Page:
Harvey Weinstein Threatens to Sue Warner Bros. Over 'Hobbit 2' Profits
On the heels of the fight over "The Butler," the studio's lawyers are disputing the mogul's legal letters claiming he's entitled to a 2.5 percent cut of the sequel's box-office take.
A version of this story first appeared in the Dec. 13 issue of The Hollywood Reporter magazine.
Five months after Warner Bros. and Harvey Weinstein fought over The Butler, they're at it again.
At issue is whether Weinstein and brother Bob are entitled to a cut of The Hobbit: The Desolation of Smaug. Sources tell THR that lawyers for the studio and the indie mogul have been exchanging nasty letters in recent weeks over the Peter Jackson-directed sequel, set for release Dec. 13 from WB's New Line division and MGM. The Weinsteins, repped by attorney Bert Fields, believe they're owed a piece of Smaug similar to what they reaped from last year's The Hobbit: An Unexpected Journey -- a figure that a studio source pegs at about $12.5 million, or 2.5 percent of first-dollar gross of the film's $1 billion haul (the studio typically splits box-office receipts with exhibitors).
The Weinstein cut is thanks to Bob and Harvey's previous ownership of Miramax, which once controlled film rights to the J.R.R. Tolkien fantasy. (A source says that Miramax even provided $10 million in early seed money for Jackson's Lord of the Rings trilogy.) But Warners' position, according to sources, is that the Weinsteins are entitled only to a cut of the first Hobbit, as the original terms of the deal state, not its two sequels. Now the Weinsteins are mulling filing a lawsuit.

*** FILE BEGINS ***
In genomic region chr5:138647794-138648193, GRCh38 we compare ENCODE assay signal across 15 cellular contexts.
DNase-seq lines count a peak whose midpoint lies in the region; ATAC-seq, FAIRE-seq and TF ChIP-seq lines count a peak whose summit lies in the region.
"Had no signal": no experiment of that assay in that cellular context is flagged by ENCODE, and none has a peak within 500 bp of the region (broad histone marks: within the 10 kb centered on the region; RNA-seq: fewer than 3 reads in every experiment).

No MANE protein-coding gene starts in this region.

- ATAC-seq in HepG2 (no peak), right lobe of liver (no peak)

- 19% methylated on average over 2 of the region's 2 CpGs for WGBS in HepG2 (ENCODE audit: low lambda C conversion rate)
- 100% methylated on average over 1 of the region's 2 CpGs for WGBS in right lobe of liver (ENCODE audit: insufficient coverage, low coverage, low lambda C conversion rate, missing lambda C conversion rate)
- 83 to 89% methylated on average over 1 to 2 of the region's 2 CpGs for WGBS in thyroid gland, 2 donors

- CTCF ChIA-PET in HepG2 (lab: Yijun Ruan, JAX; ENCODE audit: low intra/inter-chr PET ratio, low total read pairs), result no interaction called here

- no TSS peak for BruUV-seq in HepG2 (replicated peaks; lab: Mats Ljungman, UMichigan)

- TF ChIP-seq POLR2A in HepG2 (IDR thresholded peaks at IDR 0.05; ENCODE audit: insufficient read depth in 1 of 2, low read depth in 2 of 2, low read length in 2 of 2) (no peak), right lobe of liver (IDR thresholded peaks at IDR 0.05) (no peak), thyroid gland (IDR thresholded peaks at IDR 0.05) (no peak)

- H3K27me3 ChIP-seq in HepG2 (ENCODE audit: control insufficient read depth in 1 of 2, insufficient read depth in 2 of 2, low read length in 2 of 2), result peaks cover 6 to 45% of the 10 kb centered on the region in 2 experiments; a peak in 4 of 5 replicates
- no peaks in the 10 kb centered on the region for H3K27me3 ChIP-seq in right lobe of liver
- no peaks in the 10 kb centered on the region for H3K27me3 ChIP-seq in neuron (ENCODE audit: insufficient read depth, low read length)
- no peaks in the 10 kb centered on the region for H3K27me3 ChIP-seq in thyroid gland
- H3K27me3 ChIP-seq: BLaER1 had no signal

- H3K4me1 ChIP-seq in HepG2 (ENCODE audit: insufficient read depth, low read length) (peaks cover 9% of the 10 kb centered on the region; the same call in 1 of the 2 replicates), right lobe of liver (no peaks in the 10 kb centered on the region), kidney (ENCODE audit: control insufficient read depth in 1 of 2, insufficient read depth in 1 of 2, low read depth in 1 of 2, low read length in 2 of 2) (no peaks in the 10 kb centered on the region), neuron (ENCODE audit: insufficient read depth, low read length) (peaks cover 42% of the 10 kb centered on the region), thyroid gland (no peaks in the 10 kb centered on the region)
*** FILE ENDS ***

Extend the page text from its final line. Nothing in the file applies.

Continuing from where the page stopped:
All parties -- which also include Miramax, New Line and Hobbit co-financier MGM -- are barred from discussing the participation agreement of the first Hobbit film thanks to a confidentiality order imposed by a judge during arbitration. If the studio is forced to pay again, it would dole out roughly 5 percent of Smaug's first-dollar gross to Miramax, which then would split that sum with the Weinstein brothers. Other stakeholders in the property include the estate of author Tolkien and producer Saul Zaentz.
An insider says the company is prepared to fight to the last dollar over what it believes is its rightful cut of Smaug and next year’s The Hobbit: There and Back Again. In his battle with Warners over the title The Butler, Harvey drew a connection with the Hobbit duel. "I was asked by two execs at Warner Bros., which I'm happy to testify to, that if I gave them back the rights to The Hobbit they would drop the claim," Weinstein told CBS This Morning in July.
But a Warner Bros. source scoffs at the idea that there is any link between the two cases: "This is an issue between New Line and Miramax. Harvey is just a third-party participant."
Warners and The Weinstein Co. declined comment.
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